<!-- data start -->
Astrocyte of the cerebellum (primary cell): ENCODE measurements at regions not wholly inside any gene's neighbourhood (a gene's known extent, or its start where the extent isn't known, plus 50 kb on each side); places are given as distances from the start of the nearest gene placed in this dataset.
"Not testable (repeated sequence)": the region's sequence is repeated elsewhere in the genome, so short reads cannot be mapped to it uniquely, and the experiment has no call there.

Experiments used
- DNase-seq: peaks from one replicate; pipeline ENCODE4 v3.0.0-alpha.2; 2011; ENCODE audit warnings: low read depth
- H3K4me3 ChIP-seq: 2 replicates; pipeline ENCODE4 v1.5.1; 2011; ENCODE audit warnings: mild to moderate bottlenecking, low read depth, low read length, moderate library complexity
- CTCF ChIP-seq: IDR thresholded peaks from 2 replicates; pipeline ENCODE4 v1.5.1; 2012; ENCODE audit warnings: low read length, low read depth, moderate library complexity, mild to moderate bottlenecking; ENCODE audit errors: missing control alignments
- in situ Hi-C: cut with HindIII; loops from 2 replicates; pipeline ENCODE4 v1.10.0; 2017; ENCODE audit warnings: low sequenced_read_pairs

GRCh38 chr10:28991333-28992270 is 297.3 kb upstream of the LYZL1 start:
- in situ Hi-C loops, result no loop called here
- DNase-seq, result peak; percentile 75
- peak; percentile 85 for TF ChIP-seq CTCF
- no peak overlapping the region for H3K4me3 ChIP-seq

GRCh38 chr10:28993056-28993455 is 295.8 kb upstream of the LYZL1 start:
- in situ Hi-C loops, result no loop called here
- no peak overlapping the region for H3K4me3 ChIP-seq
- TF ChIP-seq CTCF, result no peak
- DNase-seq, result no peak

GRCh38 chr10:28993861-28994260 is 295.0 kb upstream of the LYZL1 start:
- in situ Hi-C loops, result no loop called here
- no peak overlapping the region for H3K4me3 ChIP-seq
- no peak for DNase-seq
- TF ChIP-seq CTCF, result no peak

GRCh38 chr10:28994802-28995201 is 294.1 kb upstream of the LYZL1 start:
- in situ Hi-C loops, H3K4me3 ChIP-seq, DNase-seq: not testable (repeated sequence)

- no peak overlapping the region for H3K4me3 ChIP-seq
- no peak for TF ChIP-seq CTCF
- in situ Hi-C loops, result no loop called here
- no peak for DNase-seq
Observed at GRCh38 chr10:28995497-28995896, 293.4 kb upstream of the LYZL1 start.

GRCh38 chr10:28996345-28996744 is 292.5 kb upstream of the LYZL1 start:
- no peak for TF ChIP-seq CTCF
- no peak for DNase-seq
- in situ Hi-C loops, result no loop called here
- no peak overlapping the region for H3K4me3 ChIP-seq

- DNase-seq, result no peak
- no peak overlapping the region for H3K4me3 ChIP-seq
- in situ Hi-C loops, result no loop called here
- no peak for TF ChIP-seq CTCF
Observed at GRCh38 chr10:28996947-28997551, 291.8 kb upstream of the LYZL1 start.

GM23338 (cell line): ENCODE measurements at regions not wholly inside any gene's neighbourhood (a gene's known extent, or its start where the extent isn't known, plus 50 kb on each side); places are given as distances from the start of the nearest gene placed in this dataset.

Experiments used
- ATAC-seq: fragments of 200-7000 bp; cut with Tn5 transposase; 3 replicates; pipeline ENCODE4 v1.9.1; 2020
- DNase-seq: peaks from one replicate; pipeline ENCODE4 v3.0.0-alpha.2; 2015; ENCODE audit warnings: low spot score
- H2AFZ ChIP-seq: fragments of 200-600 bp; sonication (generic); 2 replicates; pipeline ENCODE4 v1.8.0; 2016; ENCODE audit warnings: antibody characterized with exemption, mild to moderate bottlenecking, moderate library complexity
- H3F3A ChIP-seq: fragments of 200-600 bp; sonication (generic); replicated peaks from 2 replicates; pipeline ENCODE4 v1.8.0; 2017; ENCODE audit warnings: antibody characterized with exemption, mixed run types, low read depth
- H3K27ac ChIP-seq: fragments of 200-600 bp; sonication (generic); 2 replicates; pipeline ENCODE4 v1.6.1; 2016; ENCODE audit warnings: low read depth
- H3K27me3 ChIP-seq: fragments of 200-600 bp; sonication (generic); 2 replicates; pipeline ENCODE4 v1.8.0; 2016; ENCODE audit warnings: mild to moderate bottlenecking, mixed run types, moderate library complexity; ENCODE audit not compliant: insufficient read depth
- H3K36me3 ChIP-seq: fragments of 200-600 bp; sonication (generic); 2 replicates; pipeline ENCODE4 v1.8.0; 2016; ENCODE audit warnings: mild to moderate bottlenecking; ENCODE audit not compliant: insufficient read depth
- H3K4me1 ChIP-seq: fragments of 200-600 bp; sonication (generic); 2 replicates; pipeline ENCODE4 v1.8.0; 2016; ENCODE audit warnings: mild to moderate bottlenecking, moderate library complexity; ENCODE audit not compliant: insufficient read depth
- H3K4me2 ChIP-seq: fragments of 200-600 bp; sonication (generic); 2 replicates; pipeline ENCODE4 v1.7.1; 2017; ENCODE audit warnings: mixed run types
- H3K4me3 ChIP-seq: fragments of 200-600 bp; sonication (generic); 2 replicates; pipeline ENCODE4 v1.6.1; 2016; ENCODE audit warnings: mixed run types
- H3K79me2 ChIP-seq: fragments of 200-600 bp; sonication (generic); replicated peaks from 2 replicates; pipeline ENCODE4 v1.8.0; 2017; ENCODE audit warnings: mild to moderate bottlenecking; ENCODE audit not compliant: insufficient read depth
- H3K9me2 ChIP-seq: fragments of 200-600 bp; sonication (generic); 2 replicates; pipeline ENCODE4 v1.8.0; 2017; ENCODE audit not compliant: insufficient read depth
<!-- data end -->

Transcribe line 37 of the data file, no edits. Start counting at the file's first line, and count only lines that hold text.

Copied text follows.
- in situ Hi-C loops, result no loop called here